Bumpers, wheels, grills, exhausts, door handles, mirror covers; as long as they’re not the newer style of “plastic chrome” with a protective coating, or simply covered with a chrome-colored paint, they’ll all eventually oxidize and start rusting.
These parts can of course be re-chromed, but that’s often an expensive proposition – it can cost well over $100 just to re-chrome a hubcap.
As long as the chrome plating isn’t already flaking off, steel wool and a good chrome polish can easily restore just about any chrome part to nearly-new condition.
The Best Chrome Polish
1. Quickway Brands Quick-Glo Chrome Cleaner
If this product sounds vaguely familiar, you may recognize it because Jay Leno uses it on his vehicles. However, Quick-Glo has been around since 1957, and has been a go-to cleaner and rust remover for car and bike enthusiasts, for decades.
Quick-Glo differs from the other polishes on this list because it is non-toxic, environmentally-friendly, doesn’t require the use of gloves for application, and doesn’t release any hazardous fumes since there are no petroleum distillates inside. But unlike many other non-toxic, water-based chrome polishers on the market, this stuff actually works quite well.
The polish is a cream that uses pumice instead of sand or alumina to scrub rust and dirt from chrome parts, and it does a surprisingly quick and impressive job on chrome as well as other metals like stainless steel and brass. It also leaves a thin wax coating over the restored chrome; the company claims the coating will last a year but we think that estimate is a little generous. (Don’t use this or any product containing wax on brake discs, rotors or similar components.)
Quick-Glo doesn’t contain the fillers you find in some pastes, so don’t expect it to repair any microdamage (like pitting and scratches) in your chrome parts. But it’s a great product for regularly polishing chrome while removing and preventing rust, or for minor touchups.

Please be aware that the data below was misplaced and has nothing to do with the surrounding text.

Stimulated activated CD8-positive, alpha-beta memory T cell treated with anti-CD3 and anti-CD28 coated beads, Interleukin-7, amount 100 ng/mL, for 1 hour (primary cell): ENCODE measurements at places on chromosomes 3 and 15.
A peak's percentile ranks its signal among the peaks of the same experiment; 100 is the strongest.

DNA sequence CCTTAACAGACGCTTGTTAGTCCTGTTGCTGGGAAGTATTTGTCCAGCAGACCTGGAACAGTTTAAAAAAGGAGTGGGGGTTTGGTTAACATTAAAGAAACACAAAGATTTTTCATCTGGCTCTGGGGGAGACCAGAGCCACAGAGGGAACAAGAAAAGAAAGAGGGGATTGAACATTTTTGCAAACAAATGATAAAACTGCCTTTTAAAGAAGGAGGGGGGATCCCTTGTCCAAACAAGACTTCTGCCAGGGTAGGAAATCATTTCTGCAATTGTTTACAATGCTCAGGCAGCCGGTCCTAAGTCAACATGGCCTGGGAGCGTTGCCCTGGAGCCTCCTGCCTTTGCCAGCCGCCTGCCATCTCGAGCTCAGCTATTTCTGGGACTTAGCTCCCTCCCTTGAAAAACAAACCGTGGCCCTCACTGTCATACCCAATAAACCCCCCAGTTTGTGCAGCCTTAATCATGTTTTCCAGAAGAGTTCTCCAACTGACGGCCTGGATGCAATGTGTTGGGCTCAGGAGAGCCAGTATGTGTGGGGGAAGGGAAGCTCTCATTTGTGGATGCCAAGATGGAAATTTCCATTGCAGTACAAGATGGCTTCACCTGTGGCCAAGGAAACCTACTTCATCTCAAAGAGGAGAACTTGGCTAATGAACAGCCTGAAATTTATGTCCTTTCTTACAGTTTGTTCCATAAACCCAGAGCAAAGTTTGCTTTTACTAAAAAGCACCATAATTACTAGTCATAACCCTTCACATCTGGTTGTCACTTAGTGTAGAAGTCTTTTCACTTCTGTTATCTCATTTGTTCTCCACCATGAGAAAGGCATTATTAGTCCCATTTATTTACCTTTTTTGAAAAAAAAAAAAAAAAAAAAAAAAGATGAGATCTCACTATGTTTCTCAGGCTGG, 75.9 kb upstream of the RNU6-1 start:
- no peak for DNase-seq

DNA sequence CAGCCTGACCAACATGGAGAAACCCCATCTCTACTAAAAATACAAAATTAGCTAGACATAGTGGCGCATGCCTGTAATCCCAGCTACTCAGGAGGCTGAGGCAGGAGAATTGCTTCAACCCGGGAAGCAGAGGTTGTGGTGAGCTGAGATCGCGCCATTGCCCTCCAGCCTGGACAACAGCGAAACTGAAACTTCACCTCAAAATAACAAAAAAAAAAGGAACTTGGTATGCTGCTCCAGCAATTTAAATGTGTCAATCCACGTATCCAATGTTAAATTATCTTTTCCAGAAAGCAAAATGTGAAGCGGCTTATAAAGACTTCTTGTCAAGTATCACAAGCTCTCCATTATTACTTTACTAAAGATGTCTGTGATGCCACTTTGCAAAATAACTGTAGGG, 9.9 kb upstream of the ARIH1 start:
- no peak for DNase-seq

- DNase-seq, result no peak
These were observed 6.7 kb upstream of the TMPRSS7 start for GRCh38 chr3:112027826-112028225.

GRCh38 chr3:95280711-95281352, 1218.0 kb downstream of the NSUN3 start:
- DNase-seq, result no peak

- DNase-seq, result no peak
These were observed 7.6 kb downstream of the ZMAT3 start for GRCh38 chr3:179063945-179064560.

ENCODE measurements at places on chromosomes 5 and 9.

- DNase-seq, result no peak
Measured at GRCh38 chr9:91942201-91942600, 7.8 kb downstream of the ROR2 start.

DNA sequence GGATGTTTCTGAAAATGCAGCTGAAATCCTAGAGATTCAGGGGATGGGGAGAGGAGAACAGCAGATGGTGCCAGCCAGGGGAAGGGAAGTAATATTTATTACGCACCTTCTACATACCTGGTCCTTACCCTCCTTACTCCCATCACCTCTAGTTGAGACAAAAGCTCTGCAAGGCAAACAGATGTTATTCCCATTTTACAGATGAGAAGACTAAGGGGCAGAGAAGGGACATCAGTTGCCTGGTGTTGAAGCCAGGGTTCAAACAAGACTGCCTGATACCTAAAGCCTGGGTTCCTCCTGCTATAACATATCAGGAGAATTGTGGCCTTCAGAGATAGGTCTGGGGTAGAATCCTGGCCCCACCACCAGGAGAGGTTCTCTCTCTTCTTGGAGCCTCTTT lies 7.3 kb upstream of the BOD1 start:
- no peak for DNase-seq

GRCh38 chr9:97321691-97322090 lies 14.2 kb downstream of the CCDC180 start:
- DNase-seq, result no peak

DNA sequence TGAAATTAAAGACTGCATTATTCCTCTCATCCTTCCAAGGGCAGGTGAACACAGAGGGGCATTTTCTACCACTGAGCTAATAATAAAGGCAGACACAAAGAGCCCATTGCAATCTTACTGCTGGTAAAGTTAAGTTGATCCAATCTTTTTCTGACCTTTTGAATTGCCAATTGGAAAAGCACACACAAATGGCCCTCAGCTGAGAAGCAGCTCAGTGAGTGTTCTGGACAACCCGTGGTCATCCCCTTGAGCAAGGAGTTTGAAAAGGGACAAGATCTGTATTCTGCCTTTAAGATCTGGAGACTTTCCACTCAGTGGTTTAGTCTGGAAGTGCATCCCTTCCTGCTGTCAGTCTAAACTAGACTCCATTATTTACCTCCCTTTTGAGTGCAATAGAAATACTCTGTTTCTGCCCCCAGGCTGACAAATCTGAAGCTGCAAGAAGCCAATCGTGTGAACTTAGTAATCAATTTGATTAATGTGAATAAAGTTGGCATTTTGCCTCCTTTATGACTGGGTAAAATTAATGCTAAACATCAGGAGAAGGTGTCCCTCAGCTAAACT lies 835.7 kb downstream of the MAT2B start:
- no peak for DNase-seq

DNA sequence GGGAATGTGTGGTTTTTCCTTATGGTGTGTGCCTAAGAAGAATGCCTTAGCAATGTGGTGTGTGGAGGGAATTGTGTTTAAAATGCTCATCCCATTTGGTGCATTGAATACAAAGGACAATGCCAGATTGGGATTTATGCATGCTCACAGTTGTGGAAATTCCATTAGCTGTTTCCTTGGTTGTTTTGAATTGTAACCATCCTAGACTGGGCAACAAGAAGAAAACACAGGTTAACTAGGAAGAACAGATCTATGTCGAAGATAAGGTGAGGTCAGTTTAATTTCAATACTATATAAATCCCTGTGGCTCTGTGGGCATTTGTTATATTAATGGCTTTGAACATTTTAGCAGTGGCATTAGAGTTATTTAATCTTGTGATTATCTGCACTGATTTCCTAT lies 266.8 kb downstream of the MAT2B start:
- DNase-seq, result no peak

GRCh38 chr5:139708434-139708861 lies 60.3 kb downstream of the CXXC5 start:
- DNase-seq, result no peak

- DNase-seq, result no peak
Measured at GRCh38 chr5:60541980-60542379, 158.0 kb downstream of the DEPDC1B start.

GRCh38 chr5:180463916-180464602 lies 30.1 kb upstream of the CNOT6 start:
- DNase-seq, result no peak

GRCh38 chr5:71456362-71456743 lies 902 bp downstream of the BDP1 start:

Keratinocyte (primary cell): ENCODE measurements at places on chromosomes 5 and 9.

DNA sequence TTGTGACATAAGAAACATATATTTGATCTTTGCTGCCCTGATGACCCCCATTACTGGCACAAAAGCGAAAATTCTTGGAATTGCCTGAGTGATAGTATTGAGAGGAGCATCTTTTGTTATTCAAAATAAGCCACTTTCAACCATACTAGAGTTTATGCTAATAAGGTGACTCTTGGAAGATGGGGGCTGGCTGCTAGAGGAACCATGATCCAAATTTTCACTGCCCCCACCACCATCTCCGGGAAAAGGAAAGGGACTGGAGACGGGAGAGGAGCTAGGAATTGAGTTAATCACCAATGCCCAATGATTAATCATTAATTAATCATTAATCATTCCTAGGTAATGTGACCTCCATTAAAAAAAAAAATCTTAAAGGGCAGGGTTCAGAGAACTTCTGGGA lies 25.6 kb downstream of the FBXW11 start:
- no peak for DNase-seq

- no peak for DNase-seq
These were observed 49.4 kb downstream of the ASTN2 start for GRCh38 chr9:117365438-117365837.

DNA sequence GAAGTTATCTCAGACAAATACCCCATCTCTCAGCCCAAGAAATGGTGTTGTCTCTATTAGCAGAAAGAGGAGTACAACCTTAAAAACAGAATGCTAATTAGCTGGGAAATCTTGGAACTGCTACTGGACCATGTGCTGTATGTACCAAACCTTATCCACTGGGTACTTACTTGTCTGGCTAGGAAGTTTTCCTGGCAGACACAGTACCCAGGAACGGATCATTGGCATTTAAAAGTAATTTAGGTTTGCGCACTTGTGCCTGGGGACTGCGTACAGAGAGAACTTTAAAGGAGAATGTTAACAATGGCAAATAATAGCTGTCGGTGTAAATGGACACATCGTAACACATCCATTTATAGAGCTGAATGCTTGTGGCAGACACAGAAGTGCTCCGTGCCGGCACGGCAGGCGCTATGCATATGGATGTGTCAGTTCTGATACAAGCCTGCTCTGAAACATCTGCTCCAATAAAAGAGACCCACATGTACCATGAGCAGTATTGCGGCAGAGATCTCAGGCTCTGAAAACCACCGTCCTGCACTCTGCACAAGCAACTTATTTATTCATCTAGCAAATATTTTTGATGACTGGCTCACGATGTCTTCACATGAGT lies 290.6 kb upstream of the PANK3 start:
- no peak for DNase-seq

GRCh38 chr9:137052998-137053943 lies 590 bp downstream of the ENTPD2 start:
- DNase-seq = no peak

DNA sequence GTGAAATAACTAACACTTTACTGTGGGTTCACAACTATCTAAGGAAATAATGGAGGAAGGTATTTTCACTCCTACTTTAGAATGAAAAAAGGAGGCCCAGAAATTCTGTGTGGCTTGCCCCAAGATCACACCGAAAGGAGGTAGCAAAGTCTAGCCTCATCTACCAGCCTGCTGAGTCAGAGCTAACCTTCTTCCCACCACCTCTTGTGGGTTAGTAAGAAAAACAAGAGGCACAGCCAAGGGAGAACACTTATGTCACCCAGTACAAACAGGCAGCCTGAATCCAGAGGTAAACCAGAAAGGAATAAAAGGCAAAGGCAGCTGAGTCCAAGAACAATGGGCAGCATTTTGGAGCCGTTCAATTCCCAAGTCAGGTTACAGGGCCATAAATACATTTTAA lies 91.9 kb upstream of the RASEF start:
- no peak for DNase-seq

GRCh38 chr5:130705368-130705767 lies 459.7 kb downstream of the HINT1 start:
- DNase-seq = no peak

2. Renovator's Supply Metal Polish Simichrome
This is another go-to polish used in many industries – from body shops to antique stores and jewelry repair shops – but it’s not often seen in American hardware stores since it’s a German product. Simichrome is a soft paste, almost a cross between a paste and a cream, and it’s terrific for deep cleaning heavily-tarnished or rusted metals. It can take a while to dry, however, when used on chrome.
As with any paste polish, there’s one more ingredient you’ll need: elbow grease. You’ll have to rub pretty hard with a cloth or clean rag (or use an electric polisher) to get everything off. When you do, Simichrome can restore a section of chrome in 30-60 seconds. It does contain abrasives and toxic materials like ammonia and aluminum oxide, but you’ll find that this polish is less likely to damage a chrome finish than many other pastes that take the chrome right off when you scrub hard enough.
Simichrome will also fill light scratches and pits as you polish chrome parts, and it leaves behind a thin, protective waxy layer. Just wipe the surface clean after it’s fully dry (to remove any residue) and you’ll be amazed at the shine. This product is nearly twice as expensive as Quick-Glo, but if you don’t mind using a toxic cleaner and polish for your car or bike, it’s worth it.
3. Meguiar's All Metal Polish
Here’s a polish which doesn’t require quite as much rubbing in order to remove rust, and it’s less expensive than the Simichrome to boot. It’s also more toxic than the Simichrome, however, with a petroleum distillate base as well as aluminum oxide as an abrasive. So bear that in mind when making a product choice.